Tenant's Toolkit

Tenant Repairs and Maintenance

Check your tenancy agreement to find out how the rent is paid and who is responsible for maintenance and repairs. The landlord will be responsible for certain repairs no matter what the tenancy agreement says.

Responsibility for repairs

You should only carry out repairs if the tenancy agreement says you can. You also cannot be forced to do repairs that are your landlord’s responsibility.

You are usually responsible for minor repairs, such as:

  • fixing a bathroom cabinet
  • renewing sealant around the bath

Your landlord isn't responsible for fixing any appliances or furniture you own. They are your responsibility.

You probably have to pay for repairs if you cause damage to the property, even if it's accidental. You shouldn't have to pay for fair wear and tear to your home.

If you damage another tenant’s flat, for example if water leaks into another flat from an overflowing bath, you’re responsible for paying for the repairs. You’re also responsible for paying to put right any damage caused by your family and friends.

Responsibility for maintenance

You must use your home in a responsible way.

You should:

  • keep it clean
  • not damage the property and make sure your guests don't either
  • carry out minor maintenance such as replacing smoke alarm batteries
  • keep the property sufficiently heated and ventilated so as not to cause damp or mould (link to FAQs section "How can I voice mould and damp?")

If you don't fix damage you've caused, your landlord could deduct money from your tenancy deposit.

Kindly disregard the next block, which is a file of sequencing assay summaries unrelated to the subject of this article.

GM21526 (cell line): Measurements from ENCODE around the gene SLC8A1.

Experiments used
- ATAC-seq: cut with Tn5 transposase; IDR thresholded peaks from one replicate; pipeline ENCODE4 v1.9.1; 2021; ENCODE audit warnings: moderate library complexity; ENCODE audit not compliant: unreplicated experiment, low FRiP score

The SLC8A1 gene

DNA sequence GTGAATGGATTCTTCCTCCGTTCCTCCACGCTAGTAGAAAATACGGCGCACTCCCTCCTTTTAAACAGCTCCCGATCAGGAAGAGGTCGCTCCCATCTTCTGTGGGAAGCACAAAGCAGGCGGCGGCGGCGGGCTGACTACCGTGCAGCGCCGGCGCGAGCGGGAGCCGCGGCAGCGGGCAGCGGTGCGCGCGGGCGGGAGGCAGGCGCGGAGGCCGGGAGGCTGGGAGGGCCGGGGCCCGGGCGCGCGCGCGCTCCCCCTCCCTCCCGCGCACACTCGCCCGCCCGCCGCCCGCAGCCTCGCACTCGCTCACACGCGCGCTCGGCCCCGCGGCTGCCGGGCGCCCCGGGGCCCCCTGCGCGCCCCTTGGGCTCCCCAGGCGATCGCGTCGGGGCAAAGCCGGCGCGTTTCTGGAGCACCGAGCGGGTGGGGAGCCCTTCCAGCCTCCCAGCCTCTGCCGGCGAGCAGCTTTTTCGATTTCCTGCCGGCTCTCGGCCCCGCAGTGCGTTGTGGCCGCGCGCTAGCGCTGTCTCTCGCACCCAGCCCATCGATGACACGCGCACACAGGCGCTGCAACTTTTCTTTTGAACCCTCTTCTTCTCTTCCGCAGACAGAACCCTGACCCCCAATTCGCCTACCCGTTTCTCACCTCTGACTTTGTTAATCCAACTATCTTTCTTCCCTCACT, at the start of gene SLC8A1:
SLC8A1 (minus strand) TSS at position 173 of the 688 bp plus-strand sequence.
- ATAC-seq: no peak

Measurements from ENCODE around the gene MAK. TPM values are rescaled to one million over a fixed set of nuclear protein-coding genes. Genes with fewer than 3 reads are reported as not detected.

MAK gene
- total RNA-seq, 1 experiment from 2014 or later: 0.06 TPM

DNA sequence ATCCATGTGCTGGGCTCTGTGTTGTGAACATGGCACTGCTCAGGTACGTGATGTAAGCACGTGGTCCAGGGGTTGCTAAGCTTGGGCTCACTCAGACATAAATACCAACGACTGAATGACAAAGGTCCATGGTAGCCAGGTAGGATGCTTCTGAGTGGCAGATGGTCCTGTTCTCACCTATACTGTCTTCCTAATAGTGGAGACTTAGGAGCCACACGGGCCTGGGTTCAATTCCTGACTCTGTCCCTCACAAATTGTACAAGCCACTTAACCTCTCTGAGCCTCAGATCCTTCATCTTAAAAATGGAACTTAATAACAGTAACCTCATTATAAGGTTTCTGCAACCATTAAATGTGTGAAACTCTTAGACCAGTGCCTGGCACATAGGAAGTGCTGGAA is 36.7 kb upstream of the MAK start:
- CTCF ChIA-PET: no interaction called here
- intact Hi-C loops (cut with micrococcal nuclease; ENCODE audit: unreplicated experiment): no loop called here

Broken windows

Many tenancy agreements will hold you responsible for broken glass regardless of what has caused it. Sometimes an exception can be made if a crime has been reported, but in all cases you should notify the landlord so that the window can be repaired as soon as possible. Broken glass is a danger to your safety and increases the chance of burglary, particularly in the case of ground floor windows.

Damaged doors, walls and other fixtures

Any damage to your home that is not ‘fair wear and tear’ is your responsibility to fix. Small dents and holes in the wall (like those created from hanging pictures or accidental knocks) can be repaired yourself but you should notify your landlord about any larger areas of damage to the walls and ceiling, or any damage to electrical goods, as these may become dangerous problems.

Clearing away rubbish and unwanted items at the end of a tenancy

When your tenancy comes to an end, your landlord will be keen to have a new tenant move into the property with a minimum of hassle. If you do leave anything behind and your landlord has to remove it for you, you are likely to be charged for the inconvenience caused, so it is a good idea to clear away any waste or packaging at least a week before your tenancy is due to end.